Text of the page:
28 October 2018, News Wires — Worries over global oil pricing and pipeline constraints are hanging over the energy sector as U.S. companies begin to report quarterly results, with many producers’ shares trading lower on the year.
Third-quarter profits for oil producers generally should be higher than a year ago, because the average price per barrel was up about 44 percent over the same period last year. But now oil prices are headed for their third straight weekly decline, extending a slide on concerns that slower global economic growth and the U.S.-China trade war could dent demand.
U.S. crude is on track for a decline of roughly 9 percent for the month, while the S&P 500 energy index is down about 12 percent so far in October compared with the benchmark S&P 500’s roughly 8 percent decline.
U.S. crude prices averaged $69.43 a barrel in the third quarter, up sharply from $48.20 a year earlier. Analysts expect this helped boost S&P 500 energy companies’ quarterly earnings 102.9 percent, the biggest expected year-over-year growth among sectors, according to I/B/E/S data from Refinitiv.
That would be the biggest expected year-over-year percentage growth of any sector for the quarter. Still, some investors say it may not be enough to reverse the trend in shares given trade and other worries.
“I expect earnings will be good because the last quarter’s prices were good,” said Rick Meckler, a partner at Cherry Lane Investments, a family investment office in New Vernon, New Jersey.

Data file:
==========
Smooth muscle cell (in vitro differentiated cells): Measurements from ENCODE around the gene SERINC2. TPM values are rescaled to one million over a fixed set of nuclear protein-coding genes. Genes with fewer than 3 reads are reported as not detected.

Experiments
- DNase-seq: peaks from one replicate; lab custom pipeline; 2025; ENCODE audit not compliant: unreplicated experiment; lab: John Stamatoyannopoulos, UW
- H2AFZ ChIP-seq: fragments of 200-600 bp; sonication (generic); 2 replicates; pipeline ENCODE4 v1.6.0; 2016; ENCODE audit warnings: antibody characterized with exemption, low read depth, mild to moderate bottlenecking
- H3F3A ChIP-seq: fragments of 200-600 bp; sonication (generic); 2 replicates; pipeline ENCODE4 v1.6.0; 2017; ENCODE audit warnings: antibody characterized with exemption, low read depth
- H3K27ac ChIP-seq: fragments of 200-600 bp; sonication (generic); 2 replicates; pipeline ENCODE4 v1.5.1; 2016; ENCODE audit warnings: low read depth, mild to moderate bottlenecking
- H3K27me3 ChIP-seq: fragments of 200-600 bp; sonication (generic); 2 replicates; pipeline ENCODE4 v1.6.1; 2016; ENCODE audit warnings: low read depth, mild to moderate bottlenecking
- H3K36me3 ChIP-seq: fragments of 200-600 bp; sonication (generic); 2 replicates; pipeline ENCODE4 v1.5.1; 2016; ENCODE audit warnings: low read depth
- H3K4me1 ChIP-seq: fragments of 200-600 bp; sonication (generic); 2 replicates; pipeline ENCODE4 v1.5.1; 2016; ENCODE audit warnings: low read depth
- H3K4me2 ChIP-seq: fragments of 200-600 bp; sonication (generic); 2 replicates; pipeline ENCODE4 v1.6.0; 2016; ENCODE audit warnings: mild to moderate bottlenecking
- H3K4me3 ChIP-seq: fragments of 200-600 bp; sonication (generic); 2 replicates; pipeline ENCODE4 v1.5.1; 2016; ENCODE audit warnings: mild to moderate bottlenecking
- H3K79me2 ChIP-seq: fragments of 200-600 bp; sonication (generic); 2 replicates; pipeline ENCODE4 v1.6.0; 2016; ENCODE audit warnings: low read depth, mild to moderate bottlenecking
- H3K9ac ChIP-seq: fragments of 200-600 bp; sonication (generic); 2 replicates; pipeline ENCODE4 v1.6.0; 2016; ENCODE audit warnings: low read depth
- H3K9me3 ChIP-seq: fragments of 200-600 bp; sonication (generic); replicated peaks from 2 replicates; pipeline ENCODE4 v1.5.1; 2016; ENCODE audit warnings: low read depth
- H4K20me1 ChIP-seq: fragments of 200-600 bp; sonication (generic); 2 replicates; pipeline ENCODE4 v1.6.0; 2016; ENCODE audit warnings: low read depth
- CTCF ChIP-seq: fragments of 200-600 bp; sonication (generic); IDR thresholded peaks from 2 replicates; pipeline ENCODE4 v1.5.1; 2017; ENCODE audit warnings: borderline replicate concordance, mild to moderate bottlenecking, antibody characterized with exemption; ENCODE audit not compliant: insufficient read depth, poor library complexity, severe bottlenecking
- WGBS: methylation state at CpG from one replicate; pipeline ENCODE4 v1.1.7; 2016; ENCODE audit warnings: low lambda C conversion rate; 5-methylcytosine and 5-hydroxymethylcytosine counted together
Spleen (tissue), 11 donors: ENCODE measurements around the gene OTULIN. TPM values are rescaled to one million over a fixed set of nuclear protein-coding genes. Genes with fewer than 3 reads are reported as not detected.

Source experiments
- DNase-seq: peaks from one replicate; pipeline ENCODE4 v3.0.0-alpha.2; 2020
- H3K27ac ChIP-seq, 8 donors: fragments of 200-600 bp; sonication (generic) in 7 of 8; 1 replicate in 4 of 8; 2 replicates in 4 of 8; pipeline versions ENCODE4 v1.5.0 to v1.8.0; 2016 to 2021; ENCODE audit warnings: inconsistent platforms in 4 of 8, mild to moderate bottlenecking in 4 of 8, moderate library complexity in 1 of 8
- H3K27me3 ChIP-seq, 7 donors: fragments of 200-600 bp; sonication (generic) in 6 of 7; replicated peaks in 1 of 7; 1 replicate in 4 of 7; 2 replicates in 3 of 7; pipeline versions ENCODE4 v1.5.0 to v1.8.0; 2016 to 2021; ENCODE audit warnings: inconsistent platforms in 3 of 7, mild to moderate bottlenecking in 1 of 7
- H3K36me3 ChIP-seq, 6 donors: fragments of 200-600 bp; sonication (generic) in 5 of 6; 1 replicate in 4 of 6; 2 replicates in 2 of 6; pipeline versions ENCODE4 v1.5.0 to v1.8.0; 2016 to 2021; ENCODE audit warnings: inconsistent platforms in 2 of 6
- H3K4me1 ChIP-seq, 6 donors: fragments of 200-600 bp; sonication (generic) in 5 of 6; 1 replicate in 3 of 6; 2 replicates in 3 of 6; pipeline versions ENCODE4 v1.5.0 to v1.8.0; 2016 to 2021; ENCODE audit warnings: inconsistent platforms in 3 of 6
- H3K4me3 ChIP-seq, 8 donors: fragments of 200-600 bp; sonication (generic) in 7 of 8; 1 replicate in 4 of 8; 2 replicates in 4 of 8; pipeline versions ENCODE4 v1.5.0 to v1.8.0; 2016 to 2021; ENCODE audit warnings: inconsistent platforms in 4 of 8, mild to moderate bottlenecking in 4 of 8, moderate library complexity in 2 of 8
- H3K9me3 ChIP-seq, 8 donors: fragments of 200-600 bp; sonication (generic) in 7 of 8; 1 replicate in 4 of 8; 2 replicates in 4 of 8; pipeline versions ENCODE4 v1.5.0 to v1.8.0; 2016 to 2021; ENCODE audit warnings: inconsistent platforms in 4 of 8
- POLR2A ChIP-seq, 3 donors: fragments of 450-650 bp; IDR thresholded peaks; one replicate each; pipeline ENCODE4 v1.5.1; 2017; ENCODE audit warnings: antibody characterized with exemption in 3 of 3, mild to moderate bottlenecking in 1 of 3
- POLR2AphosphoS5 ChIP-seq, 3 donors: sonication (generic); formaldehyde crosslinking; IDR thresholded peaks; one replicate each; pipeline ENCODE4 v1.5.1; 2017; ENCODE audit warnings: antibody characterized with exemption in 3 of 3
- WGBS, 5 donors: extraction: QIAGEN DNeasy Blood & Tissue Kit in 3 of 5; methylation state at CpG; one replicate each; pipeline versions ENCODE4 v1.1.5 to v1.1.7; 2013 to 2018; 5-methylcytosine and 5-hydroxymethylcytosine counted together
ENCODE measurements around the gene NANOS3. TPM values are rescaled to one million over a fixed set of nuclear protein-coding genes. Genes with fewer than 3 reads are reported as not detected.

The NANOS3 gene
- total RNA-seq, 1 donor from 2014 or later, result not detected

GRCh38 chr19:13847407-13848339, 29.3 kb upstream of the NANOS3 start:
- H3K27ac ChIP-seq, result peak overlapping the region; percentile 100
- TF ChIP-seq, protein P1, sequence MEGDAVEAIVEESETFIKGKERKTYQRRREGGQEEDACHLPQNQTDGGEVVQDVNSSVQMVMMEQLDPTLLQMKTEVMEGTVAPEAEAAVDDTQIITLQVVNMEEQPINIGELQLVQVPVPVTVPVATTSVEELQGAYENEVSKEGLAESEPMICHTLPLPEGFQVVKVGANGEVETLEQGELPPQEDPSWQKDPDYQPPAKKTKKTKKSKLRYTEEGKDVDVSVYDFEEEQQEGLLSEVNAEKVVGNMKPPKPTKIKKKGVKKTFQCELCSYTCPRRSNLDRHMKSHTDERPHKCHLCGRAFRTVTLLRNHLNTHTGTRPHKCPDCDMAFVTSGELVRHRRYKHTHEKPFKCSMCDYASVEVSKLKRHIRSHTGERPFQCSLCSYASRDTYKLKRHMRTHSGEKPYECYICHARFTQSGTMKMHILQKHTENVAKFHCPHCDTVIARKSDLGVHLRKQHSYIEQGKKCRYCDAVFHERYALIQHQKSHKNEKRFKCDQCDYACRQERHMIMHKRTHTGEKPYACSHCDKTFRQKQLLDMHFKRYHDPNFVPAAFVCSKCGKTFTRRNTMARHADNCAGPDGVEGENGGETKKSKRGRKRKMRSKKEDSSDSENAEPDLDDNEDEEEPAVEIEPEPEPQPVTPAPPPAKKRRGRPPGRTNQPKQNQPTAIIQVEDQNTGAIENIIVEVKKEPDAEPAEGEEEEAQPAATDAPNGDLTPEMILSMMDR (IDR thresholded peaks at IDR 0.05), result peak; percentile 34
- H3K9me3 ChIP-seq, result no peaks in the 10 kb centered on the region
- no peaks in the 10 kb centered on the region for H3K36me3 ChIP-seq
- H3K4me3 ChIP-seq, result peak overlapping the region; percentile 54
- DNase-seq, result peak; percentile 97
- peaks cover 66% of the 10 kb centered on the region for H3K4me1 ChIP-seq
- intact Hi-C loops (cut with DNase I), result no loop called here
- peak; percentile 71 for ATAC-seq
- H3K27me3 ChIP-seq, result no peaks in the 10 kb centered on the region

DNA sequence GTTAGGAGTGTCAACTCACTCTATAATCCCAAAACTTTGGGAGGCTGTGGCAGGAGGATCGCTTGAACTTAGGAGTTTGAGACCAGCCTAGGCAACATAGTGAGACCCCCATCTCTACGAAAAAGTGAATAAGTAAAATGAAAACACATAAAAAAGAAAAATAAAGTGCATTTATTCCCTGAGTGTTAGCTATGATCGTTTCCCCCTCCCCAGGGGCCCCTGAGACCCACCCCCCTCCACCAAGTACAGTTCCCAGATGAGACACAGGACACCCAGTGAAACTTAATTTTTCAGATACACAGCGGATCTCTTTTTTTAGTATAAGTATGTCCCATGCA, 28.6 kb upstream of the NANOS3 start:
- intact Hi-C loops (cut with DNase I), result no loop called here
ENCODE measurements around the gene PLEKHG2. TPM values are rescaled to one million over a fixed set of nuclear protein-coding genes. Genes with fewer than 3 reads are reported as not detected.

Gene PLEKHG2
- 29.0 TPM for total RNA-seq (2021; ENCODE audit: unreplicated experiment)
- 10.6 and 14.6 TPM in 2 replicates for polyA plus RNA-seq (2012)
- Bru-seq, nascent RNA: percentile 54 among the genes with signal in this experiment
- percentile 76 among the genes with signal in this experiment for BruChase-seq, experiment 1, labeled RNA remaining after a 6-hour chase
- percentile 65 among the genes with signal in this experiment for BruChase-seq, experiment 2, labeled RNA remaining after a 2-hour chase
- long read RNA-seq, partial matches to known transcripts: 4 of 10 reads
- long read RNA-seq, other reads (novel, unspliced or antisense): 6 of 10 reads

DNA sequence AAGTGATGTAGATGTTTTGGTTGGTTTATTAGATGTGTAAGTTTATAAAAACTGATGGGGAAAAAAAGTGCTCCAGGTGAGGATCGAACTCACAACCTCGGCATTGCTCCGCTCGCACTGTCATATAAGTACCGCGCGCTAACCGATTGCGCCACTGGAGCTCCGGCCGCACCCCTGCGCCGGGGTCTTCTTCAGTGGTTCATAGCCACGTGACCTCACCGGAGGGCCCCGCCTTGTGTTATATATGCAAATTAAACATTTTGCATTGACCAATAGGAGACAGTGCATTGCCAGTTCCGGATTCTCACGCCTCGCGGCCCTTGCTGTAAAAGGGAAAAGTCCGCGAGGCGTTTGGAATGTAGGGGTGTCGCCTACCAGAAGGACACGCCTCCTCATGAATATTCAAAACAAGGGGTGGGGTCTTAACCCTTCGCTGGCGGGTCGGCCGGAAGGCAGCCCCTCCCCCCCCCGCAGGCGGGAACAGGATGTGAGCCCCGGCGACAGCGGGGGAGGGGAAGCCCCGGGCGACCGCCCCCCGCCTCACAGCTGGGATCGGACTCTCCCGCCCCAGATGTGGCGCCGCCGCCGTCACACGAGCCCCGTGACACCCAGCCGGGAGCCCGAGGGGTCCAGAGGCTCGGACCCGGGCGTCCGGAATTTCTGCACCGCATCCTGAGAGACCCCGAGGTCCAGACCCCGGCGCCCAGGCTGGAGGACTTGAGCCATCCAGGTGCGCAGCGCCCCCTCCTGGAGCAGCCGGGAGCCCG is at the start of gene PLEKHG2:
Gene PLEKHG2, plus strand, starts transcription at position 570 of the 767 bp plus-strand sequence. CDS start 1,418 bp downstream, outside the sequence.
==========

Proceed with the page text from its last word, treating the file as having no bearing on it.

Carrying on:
But, “it has been very difficult for these companies to forecast pricing because it has been so volatile,” he said.
Companies that provide drilling and other work for U.S. producers have blamed a near-term slowdown in services demand due to the pipeline and other constraints, particularly in the West Texas shale fields.
While U.S. sanctions against Iranian oil exports could support prices in the coming months, top exporters Saudi Arabia and Russia have been signaling they expect to increase production, which should limit increases.
Upcoming earnings reports, with Exxon Mobil and Chevron both due Nov. 2, could reflect those issues. Exxon is down nearly 9 percent for the month to date, while Chevron is down nearly 10 percent.
“We’ve seen oil prices sell off here throughout the correction we’ve had in the broad market. The concern in the sell-off is clearly global growth, and that’s immediately reflected in oil prices,” said Tim Ghriskey, chief investment strategist at Inverness Counsel in New York.
UBS analysts expect oil demand to grow more slowly in 2019, on higher oil prices and weaker economic growth.
Another producer, Hess Corp, is due to report Wednesday, while ConocoPhillips, the world’s largest independent oil and gas producer, beat analysts’ estimates for profit in the third quarter when it reported Thursday, citing higher oil prices but also cost cuts.